None of it was shocking to me, and I'm sure it wasn't shocking to you. One is in the data section. They had a graph that showed that 79% of the participants. And that means real estate brokers generally in the real estate sector have a poor or very poor understanding of money laundering and terrorist financing risks.

So you know, the people who are actually the professionals managing the transactions don't have a lot of sensitivity to the risks they may be involved in.

John Byrne: Right. And you know, the report is over 50 pages, the public consultation document, and there are so many things relevant to us as AML practitioners.

 

They also make the case about the percentage of impact on real estate economies, which is obviously very high things like in many countries, real estate firms are not required to file SARS or STRs. And that obviously means they're not paying much attention, if any, to the source of funds.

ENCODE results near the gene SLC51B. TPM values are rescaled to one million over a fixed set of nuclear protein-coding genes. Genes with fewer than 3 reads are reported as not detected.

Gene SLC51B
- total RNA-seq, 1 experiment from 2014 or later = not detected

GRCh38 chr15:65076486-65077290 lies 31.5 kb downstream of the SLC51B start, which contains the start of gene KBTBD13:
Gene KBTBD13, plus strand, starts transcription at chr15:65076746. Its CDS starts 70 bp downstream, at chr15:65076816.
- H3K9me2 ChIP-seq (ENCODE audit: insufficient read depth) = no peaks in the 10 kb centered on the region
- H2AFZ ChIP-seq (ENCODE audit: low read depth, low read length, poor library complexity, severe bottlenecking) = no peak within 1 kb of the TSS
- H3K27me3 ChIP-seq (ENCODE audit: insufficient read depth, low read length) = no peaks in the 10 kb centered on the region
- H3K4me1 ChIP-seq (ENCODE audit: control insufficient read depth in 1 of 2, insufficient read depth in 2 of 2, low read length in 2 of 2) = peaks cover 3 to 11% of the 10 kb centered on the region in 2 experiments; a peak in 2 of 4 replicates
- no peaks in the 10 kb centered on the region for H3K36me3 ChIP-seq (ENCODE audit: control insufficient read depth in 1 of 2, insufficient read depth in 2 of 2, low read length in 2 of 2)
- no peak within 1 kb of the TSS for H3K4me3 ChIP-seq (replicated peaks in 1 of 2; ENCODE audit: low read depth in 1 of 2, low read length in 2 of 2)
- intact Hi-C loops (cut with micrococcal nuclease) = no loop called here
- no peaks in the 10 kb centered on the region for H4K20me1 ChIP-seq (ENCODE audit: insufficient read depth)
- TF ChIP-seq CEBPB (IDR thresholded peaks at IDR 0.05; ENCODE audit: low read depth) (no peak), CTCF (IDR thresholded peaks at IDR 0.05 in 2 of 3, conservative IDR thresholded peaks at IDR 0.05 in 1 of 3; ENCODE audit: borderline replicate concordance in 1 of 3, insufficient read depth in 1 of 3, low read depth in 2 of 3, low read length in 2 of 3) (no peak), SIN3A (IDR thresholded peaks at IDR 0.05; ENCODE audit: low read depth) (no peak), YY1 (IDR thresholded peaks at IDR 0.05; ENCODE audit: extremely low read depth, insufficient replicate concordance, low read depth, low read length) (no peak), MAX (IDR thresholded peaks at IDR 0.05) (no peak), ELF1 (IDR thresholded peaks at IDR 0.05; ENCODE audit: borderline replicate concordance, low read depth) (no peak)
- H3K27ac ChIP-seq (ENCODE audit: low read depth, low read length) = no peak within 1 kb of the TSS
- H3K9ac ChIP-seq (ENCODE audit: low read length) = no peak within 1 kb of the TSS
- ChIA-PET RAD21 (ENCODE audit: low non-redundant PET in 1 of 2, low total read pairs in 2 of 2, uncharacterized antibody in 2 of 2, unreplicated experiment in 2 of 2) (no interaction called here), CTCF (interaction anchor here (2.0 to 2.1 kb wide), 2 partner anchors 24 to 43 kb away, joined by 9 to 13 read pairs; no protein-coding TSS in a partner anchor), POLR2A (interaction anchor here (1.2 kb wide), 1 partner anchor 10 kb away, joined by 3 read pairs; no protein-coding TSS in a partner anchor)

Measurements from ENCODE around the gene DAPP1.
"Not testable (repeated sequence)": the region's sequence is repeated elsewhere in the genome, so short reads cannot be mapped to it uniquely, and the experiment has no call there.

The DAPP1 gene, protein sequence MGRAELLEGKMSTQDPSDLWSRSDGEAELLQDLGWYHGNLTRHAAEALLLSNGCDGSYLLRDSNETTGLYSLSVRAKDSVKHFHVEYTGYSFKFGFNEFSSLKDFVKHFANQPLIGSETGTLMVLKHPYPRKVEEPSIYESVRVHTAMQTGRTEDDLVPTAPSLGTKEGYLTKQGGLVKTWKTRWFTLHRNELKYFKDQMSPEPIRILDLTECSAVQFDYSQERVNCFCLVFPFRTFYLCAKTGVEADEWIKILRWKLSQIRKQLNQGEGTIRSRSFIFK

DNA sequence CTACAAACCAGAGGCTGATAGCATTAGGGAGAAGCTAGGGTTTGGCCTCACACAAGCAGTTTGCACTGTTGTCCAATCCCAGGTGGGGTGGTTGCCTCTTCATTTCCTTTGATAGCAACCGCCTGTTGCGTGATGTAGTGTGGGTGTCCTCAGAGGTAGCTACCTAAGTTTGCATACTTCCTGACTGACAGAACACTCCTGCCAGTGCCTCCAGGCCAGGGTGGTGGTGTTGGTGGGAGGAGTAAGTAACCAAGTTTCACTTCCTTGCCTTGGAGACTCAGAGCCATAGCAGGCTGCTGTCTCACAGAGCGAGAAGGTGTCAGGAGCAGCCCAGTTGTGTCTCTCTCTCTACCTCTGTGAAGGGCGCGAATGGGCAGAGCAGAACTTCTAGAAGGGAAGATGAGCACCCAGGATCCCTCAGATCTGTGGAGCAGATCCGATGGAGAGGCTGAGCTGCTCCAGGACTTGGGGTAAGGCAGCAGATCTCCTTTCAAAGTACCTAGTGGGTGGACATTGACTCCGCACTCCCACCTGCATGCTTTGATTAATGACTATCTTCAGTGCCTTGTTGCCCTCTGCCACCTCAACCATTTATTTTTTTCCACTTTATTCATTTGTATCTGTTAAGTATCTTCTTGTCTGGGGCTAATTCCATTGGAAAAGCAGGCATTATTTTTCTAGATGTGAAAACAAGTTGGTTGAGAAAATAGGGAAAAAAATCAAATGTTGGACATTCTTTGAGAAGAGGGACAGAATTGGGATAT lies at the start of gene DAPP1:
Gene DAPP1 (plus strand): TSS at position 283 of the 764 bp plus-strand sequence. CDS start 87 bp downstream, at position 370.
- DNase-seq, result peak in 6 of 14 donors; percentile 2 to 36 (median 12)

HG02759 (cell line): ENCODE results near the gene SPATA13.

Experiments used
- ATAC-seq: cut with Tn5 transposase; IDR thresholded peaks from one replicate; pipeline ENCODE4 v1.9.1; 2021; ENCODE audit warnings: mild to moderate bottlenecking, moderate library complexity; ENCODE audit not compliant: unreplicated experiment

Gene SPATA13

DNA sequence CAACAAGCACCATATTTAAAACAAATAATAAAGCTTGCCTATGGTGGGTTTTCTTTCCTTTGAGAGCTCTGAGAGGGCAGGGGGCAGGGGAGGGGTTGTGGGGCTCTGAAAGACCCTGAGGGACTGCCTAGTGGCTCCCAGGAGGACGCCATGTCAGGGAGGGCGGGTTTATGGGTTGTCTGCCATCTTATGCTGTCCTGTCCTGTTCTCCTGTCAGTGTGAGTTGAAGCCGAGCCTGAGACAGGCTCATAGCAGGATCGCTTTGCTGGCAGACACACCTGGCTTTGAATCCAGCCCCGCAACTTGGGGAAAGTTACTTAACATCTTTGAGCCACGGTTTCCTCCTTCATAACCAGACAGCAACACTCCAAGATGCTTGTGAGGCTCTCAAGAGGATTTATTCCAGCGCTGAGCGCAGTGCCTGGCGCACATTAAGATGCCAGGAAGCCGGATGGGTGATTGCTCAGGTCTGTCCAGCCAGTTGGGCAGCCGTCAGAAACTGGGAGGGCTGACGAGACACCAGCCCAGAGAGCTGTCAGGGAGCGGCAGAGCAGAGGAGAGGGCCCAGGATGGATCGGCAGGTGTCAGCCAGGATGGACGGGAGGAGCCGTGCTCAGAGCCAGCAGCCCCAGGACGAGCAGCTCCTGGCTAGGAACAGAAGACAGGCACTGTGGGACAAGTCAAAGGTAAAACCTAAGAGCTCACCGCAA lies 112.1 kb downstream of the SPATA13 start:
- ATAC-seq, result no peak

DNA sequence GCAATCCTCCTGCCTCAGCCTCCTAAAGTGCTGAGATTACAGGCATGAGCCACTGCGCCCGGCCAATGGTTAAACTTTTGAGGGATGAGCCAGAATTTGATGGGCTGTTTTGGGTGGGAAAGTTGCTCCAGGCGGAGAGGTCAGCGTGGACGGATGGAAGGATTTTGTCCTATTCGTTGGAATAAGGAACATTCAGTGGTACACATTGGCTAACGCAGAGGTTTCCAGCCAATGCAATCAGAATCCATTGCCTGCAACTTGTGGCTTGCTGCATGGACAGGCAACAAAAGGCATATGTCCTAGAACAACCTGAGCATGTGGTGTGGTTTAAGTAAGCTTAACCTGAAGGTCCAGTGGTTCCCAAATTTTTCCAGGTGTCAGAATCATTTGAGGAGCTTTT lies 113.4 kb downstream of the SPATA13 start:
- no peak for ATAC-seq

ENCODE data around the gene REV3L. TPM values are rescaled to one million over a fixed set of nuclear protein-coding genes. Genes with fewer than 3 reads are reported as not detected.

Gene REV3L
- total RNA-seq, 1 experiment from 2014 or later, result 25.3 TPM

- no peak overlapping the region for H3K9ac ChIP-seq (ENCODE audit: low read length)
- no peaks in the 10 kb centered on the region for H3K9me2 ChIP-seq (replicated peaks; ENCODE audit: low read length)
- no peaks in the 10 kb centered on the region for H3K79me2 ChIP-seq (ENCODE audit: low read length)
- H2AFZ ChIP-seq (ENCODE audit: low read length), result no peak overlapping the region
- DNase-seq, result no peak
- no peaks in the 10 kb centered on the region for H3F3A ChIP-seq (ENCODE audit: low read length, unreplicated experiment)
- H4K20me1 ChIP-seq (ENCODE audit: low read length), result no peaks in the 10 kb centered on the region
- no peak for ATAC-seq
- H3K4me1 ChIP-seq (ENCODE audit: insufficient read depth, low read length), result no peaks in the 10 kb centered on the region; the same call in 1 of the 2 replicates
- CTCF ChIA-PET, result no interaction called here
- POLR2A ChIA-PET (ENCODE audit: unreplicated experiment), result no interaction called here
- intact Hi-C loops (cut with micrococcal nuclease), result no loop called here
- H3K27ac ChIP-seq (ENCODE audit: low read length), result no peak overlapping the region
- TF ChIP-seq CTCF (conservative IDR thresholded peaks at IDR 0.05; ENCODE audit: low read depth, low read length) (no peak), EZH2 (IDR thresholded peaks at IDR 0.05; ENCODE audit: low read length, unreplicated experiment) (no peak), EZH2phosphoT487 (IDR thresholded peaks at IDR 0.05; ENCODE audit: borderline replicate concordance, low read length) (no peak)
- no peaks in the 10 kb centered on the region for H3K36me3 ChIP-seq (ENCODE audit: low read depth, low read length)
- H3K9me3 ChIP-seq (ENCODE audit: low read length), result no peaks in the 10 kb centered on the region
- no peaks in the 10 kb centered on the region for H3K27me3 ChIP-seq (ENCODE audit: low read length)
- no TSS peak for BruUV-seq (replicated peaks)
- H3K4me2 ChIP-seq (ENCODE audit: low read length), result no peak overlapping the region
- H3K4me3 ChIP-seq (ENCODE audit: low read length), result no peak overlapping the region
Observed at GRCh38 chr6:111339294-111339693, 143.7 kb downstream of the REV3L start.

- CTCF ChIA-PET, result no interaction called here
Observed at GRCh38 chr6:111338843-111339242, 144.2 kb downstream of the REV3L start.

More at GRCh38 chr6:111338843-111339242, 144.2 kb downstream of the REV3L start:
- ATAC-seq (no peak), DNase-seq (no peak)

So that is also a major gap, which hopefully eventually gets close to some degree. But I think having this come out and making it very clear, you know, that real estate is part of so much that we depend on. It goes back to what we said earlier about oligarchs. I mean, you know, when I worked for ACAMS, I go down to Miami. You knew that most of those buildings were owned by the Russian oligarchs, who pay cash. You know, it's just crazy.

 

Elliot Berman: Right. And as you mentioned, it's a significant part of many economies. And I think a lot of financial institutions and other financial service providers may not necessarily view real estate, at least portions of the real estate sector, as high risk, even though with some of the information in the consultation document.

 

It seems as though there's a case to be made that at least a little closer, look again, not everybody and not every operator in the sector is bad. But the nature of the sector, the PR, the speed of some of the transactions, the lack of transparency to actual beneficial ownership, something you and I have talked about many times and continue to be on the top of everybody's list.

As we slowly in the US grind towards something that is better than what we have today. But it just seems it's time for real estate to, you know, take its share of the responsibility of knowing what's going on in its transactions.

 

John Byrne: Yeah. You know, if you think about it, this is sort of been a focal point for FATF for a number of years, and they referenced in the guidance document reports as early as 2007 that said the real estate sector is clearly prone to abuse.